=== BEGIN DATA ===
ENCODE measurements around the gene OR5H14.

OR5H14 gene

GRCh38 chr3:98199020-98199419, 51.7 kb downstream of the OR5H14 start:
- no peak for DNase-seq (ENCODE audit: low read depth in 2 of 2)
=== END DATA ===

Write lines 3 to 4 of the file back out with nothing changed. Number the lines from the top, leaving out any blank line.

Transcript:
GRCh38 chr3:98199020-98199419, 51.7 kb downstream of the OR5H14 start:
- no peak for DNase-seq (ENCODE audit: low read depth in 2 of 2)